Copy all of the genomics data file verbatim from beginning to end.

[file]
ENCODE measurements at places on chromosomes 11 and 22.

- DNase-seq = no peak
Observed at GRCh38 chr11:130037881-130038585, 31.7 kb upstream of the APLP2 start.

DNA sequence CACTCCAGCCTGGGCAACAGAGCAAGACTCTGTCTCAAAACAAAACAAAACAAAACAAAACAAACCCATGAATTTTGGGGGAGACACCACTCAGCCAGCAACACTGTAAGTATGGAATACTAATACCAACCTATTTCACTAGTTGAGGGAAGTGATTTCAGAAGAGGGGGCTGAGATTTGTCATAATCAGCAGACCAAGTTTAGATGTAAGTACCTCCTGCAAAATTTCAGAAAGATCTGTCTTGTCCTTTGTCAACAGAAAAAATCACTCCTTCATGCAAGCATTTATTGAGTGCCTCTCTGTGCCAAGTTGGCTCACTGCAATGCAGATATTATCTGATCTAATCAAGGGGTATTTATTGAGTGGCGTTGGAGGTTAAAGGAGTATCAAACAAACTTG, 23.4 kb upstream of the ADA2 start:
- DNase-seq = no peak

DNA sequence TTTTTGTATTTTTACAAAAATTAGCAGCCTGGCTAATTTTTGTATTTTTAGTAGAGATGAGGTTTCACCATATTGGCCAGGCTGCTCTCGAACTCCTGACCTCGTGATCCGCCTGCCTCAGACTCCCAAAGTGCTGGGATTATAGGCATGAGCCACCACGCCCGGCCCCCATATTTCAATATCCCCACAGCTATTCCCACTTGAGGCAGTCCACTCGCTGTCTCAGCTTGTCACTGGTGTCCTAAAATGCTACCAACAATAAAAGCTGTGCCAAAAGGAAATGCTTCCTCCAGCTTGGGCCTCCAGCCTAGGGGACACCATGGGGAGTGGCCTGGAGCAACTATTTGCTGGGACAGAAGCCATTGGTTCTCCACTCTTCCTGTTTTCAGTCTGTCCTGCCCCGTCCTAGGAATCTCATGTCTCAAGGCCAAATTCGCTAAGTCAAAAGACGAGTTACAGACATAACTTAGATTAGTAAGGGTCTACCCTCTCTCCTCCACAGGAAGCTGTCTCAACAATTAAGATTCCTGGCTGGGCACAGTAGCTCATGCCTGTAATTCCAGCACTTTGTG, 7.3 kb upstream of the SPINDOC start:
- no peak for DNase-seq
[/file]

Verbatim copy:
ENCODE measurements at places on chromosomes 11 and 22.

- DNase-seq = no peak
Observed at GRCh38 chr11:130037881-130038585, 31.7 kb upstream of the APLP2 start.

DNA sequence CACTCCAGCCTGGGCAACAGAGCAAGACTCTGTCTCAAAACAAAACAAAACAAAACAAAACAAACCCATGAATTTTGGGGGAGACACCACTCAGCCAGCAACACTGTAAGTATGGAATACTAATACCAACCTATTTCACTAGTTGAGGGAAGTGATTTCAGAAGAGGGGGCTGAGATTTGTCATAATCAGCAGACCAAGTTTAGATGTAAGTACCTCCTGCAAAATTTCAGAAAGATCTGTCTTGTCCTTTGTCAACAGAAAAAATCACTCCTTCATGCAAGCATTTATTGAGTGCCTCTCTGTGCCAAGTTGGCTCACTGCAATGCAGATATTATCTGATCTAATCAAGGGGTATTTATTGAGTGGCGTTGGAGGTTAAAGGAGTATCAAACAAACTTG, 23.4 kb upstream of the ADA2 start:
- DNase-seq = no peak

DNA sequence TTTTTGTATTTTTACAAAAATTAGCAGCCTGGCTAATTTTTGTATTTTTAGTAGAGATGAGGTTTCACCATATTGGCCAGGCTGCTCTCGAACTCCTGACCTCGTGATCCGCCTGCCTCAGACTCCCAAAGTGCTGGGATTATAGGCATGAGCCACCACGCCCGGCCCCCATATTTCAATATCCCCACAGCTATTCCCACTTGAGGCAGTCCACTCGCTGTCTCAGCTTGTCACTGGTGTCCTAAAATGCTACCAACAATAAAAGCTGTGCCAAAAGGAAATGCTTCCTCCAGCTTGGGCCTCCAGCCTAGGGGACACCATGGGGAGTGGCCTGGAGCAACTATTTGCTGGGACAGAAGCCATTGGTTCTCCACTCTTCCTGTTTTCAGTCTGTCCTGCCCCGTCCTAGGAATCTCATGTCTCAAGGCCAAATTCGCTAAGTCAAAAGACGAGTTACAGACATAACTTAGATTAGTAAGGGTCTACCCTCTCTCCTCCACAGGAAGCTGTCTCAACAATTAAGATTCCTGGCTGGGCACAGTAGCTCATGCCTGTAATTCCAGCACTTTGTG, 7.3 kb upstream of the SPINDOC start:
- no peak for DNase-seq